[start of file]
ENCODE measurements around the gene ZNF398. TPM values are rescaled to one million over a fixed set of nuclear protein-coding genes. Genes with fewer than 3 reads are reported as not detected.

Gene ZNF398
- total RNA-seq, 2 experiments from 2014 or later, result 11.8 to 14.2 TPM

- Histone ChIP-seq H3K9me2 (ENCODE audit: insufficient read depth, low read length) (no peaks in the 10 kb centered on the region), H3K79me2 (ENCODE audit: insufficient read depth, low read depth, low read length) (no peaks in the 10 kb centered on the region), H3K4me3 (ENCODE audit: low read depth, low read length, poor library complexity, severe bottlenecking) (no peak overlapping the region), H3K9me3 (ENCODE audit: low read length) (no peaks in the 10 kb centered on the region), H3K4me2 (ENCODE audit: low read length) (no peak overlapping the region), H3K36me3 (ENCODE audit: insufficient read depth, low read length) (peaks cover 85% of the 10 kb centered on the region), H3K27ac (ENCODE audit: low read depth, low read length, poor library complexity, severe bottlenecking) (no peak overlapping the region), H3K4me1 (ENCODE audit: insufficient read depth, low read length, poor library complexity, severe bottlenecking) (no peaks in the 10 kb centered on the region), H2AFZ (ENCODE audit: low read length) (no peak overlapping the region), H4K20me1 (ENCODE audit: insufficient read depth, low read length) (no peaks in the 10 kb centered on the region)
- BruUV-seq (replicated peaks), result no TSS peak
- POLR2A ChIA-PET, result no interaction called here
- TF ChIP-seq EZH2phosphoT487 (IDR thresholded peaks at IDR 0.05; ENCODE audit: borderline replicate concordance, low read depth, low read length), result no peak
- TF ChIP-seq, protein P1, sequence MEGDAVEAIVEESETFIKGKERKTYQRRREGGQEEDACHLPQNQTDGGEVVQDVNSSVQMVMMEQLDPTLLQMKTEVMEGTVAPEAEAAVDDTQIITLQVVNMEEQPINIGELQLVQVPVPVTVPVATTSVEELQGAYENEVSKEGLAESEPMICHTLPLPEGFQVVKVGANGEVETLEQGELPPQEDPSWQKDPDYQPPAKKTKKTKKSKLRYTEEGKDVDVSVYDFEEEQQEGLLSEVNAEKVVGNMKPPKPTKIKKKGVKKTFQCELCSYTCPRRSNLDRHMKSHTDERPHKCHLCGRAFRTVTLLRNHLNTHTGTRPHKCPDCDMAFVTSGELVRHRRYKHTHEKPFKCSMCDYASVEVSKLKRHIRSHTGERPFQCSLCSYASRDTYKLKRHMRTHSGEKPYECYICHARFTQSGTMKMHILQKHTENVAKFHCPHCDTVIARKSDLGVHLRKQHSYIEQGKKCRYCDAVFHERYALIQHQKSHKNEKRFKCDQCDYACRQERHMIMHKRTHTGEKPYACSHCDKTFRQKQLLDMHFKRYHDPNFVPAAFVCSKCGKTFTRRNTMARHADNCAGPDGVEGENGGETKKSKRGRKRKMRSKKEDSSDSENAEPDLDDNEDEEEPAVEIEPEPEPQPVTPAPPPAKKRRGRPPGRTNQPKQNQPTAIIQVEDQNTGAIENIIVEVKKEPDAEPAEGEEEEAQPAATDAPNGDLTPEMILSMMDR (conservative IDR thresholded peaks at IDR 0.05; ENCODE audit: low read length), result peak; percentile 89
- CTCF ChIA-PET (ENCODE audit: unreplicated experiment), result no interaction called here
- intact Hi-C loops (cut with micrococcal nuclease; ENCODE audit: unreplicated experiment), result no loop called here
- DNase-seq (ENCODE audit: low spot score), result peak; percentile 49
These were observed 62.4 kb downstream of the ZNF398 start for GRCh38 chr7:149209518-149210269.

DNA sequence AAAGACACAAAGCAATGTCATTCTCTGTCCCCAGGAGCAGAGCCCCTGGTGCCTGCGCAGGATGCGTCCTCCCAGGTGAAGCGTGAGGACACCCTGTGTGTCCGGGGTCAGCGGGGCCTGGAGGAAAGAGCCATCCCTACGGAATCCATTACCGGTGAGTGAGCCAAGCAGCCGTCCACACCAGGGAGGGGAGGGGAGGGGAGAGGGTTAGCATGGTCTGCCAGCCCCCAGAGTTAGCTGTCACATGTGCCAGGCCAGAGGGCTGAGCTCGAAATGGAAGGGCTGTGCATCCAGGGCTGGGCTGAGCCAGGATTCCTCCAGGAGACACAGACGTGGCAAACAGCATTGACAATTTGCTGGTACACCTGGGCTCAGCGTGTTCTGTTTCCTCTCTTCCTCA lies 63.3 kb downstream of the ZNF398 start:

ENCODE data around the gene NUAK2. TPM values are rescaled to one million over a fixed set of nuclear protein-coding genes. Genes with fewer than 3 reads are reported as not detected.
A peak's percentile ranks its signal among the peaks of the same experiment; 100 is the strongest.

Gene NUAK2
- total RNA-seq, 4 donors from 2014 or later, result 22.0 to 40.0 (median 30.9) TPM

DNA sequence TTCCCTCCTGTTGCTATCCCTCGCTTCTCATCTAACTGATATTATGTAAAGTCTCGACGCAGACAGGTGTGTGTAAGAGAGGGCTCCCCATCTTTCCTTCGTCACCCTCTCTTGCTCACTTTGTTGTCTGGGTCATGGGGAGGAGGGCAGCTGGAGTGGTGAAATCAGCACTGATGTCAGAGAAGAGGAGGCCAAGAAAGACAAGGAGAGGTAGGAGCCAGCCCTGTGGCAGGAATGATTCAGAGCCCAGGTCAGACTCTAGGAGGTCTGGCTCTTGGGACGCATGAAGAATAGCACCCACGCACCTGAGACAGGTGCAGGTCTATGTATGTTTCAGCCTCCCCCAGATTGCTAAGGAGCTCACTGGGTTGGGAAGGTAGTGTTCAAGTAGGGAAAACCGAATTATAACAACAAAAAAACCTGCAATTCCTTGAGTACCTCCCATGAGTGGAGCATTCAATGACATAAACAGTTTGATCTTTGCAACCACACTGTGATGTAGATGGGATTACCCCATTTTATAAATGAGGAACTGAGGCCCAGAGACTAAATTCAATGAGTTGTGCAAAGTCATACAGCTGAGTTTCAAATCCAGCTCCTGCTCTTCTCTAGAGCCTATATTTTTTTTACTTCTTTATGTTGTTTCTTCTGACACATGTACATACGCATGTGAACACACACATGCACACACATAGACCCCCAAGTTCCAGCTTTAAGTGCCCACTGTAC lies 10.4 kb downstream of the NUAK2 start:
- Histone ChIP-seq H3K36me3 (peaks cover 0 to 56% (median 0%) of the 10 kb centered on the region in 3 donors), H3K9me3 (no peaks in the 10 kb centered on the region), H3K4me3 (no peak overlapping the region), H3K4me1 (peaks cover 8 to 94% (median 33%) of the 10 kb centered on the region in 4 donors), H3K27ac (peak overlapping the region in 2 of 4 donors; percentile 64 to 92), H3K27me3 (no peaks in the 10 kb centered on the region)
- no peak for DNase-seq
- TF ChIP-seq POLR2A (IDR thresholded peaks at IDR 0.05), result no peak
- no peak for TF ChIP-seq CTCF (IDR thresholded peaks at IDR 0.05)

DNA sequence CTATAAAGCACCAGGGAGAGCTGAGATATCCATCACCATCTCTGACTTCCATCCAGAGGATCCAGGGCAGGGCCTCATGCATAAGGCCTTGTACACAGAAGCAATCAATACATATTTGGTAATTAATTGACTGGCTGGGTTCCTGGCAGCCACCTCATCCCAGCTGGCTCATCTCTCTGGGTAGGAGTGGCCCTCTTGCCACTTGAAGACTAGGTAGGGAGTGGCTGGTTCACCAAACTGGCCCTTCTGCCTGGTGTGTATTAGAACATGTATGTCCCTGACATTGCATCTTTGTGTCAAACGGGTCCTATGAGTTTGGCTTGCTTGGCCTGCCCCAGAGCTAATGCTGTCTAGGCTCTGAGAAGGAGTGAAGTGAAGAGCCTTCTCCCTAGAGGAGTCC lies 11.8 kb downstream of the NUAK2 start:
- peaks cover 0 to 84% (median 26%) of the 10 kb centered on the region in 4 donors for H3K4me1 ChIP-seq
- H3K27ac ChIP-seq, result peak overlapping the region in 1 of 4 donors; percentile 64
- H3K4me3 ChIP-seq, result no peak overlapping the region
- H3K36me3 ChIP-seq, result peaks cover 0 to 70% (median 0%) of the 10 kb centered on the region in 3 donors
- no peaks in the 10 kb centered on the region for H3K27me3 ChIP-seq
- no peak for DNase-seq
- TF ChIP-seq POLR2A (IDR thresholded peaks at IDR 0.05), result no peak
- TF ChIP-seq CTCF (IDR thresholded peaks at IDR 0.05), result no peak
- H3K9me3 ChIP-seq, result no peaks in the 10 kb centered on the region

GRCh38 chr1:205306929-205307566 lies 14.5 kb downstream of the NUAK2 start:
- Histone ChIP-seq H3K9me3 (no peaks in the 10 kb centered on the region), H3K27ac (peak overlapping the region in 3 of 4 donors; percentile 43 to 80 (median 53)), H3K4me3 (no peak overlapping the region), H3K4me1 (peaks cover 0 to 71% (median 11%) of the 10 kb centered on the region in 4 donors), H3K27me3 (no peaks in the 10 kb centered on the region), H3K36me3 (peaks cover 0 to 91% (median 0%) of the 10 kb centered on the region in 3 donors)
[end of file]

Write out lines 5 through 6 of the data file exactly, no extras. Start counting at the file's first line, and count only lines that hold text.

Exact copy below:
- BruUV-seq (replicated peaks), result no TSS peak
- POLR2A ChIA-PET, result no interaction called here